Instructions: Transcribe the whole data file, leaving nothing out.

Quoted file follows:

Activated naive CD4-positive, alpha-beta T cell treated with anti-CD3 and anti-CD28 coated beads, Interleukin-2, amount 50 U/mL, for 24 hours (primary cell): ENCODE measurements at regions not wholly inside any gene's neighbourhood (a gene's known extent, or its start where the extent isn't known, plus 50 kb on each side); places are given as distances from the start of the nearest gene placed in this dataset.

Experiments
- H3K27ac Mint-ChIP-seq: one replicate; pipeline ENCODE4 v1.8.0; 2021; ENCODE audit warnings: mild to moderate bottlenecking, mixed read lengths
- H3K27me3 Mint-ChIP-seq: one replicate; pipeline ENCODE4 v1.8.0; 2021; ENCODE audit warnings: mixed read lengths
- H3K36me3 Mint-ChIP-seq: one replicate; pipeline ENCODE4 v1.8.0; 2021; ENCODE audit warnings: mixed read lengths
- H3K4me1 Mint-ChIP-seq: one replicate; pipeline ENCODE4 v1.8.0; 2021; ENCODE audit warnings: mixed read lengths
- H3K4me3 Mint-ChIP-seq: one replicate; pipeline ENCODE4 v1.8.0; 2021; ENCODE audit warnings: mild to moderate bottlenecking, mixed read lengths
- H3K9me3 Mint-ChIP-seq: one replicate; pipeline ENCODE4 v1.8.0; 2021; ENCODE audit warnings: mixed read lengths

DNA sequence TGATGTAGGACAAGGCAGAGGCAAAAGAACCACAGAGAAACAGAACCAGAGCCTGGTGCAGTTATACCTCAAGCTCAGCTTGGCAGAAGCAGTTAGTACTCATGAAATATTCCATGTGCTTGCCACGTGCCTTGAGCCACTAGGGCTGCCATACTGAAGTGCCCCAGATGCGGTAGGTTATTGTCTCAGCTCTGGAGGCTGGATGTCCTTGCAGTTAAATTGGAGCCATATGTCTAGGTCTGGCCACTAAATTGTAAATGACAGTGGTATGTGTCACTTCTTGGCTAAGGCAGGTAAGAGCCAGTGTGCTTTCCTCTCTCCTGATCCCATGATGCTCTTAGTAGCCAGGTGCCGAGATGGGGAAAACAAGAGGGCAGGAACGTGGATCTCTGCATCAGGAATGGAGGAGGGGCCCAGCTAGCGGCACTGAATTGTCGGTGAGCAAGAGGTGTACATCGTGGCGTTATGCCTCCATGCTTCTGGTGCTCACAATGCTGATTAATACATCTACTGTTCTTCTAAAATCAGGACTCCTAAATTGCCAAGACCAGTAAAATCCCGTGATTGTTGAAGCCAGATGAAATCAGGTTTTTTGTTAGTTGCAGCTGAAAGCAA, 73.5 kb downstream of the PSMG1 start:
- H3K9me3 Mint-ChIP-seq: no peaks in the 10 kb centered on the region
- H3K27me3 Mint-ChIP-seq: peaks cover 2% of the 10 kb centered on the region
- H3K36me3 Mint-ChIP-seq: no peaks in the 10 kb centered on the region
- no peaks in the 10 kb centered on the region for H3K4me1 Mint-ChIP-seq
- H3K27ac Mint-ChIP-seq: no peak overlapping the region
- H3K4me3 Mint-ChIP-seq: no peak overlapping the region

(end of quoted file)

Activated naive CD4-positive, alpha-beta T cell treated with anti-CD3 and anti-CD28 coated beads, Interleukin-2, amount 50 U/mL, for 24 hours (primary cell): ENCODE measurements at regions not wholly inside any gene's neighbourhood (a gene's known extent, or its start where the extent isn't known, plus 50 kb on each side); places are given as distances from the start of the nearest gene placed in this dataset.

Experiments
- H3K27ac Mint-ChIP-seq: one replicate; pipeline ENCODE4 v1.8.0; 2021; ENCODE audit warnings: mild to moderate bottlenecking, mixed read lengths
- H3K27me3 Mint-ChIP-seq: one replicate; pipeline ENCODE4 v1.8.0; 2021; ENCODE audit warnings: mixed read lengths
- H3K36me3 Mint-ChIP-seq: one replicate; pipeline ENCODE4 v1.8.0; 2021; ENCODE audit warnings: mixed read lengths
- H3K4me1 Mint-ChIP-seq: one replicate; pipeline ENCODE4 v1.8.0; 2021; ENCODE audit warnings: mixed read lengths
- H3K4me3 Mint-ChIP-seq: one replicate; pipeline ENCODE4 v1.8.0; 2021; ENCODE audit warnings: mild to moderate bottlenecking, mixed read lengths
- H3K9me3 Mint-ChIP-seq: one replicate; pipeline ENCODE4 v1.8.0; 2021; ENCODE audit warnings: mixed read lengths

DNA sequence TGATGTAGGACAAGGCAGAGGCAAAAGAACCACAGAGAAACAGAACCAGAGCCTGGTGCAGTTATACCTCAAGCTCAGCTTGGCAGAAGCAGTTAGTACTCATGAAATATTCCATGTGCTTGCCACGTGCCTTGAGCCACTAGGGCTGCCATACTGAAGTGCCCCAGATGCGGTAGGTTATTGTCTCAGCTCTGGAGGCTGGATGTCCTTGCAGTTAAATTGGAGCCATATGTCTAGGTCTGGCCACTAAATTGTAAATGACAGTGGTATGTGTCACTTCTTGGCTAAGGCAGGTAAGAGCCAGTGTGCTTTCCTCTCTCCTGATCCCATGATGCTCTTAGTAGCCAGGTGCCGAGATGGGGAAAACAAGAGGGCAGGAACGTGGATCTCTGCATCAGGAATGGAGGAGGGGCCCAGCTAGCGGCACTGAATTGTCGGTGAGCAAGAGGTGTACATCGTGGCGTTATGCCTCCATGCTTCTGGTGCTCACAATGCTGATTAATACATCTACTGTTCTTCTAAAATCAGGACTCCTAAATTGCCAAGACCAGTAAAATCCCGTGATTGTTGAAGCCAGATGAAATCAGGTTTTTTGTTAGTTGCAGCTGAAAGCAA, 73.5 kb downstream of the PSMG1 start:
- H3K9me3 Mint-ChIP-seq: no peaks in the 10 kb centered on the region
- H3K27me3 Mint-ChIP-seq: peaks cover 2% of the 10 kb centered on the region
- H3K36me3 Mint-ChIP-seq: no peaks in the 10 kb centered on the region
- no peaks in the 10 kb centered on the region for H3K4me1 Mint-ChIP-seq
- H3K27ac Mint-ChIP-seq: no peak overlapping the region
- H3K4me3 Mint-ChIP-seq: no peak overlapping the region